Writing Oxymoron – Less is More

Sketch of P.C. Zick by Jae at Lit and Scribbles

 

“When your story is ready for rewrite, cut it to the bone. Get rid of every ounce of excess fat. This is going to hurt; revising a story down to the bare essentials is always a little like murdering children, but it must be done.”
—Stephen King, November 1973

 

 

Jack Hunter, author of The Blue Max, once told me if I loved a passage, if I was married to that passage, it probably meant it needed to be cut. Beginning writers – and some not-so-beginning writers – believe what they put on the page is sacred, and everything they know about a subject must be relayed to the reader.

Not so. The editing and revising of any piece of writing is where true art emerges and language takes on its own powerful life. Brevity keeps the reader’s attention, and it does not insult the reader by spoon-feeding them inconsequential words or words so obvious as to malign the reader’s intelligence.

At the start of my writing career, I entered a contest offered by the Marjorie Kinnan Rawlings Society. Participants were to submit a 500-word essay on how the writings of Ms. Rawlings influenced their writing. I was a fan of the author who wrote the Pulitzer Prize-winning novel The Yearling. Her book Cross Creek welcomed me to my new home in Florida more than thirty years ago. I eagerly began writing. And when I finished, the piece was 1,500 words. I needed to cut two-thirds of it.

I couldn’t imagine how I could express my appreciation and gratitude without every one of those 1,500 gold nuggets I’d splashed on the page. But I began the surgery: 1,200, 1,000. I still needed to cut the essay in half. That’s when the real work began. Every single word received my scrutiny. Finally, I hit 499 words. I reread it and guess what? The essay was much clearer and more concise. The judges agreed. I won First Place in July 2001. [Read the essay and see what you think.]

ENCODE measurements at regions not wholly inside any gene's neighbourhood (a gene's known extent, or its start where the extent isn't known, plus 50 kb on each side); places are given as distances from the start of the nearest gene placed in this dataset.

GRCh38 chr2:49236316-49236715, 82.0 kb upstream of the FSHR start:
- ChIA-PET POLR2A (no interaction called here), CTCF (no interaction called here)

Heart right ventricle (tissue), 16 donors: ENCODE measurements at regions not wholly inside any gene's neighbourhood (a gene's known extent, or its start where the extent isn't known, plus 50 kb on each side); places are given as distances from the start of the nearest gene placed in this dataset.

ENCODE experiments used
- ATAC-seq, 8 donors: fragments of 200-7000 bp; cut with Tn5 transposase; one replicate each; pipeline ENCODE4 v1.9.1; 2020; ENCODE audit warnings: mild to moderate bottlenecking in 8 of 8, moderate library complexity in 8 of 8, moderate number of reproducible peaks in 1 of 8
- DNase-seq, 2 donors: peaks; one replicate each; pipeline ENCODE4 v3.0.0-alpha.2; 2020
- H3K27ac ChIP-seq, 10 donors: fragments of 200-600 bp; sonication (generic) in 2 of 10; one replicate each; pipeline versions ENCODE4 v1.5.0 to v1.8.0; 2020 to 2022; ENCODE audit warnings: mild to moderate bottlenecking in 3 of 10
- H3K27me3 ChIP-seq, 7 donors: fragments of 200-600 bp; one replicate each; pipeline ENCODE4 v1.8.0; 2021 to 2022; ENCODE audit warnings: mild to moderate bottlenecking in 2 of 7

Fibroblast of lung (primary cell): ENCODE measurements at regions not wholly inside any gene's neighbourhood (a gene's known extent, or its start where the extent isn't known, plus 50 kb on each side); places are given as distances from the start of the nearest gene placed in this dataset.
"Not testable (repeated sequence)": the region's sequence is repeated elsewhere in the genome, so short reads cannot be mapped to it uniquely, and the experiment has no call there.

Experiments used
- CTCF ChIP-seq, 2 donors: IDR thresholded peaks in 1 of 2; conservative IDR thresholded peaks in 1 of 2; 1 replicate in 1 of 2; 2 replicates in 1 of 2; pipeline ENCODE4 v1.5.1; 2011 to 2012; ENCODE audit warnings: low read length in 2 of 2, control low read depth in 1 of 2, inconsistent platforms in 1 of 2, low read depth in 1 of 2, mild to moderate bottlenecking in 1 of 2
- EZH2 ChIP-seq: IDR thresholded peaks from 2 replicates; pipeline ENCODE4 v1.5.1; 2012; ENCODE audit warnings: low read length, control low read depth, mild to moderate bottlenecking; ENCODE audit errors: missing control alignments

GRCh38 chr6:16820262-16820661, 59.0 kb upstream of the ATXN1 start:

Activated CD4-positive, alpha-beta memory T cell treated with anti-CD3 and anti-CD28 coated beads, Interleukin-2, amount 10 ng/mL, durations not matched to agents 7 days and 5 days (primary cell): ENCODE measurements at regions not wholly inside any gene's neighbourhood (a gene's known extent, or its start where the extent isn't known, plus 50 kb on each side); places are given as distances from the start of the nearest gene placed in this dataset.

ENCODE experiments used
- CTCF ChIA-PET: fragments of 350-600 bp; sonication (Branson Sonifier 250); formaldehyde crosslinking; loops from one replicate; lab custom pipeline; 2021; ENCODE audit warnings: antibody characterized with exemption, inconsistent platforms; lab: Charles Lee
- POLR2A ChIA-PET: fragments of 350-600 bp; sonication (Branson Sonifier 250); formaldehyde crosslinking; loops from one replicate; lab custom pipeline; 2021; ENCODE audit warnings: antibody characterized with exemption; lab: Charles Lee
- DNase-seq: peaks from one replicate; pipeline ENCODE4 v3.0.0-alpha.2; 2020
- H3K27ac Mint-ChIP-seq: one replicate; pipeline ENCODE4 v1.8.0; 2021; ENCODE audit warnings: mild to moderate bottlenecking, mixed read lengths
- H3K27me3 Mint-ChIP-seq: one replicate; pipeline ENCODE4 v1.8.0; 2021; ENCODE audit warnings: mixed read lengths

Marjorie Kinnan Rawlings did indeed impact my life as a writer more than I could imagine at the time, and for that, I am forever indebted.

What has been your experience with editing your work, both fiction and nonfiction? Is it painful for you?

 

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4 comments

    1. It can be grueling. I find that leaving the manuscript for a short time (maybe days) and then coming back to it with fresh eyes works best. But as we both know journalists (and bloggers) don’t have the luxury if time.

  1. I don’t mind so much when I do it myself, but when a great sentence/word/description gets cut by my editor, I’m shattered. I thought I was being witty and unique, amazing even. Apparently not. 😛

    1. So true! I find it excruciating during the process, but love the end result (usually). From the other side as an editor, it’s no fun to burst the bubbles!

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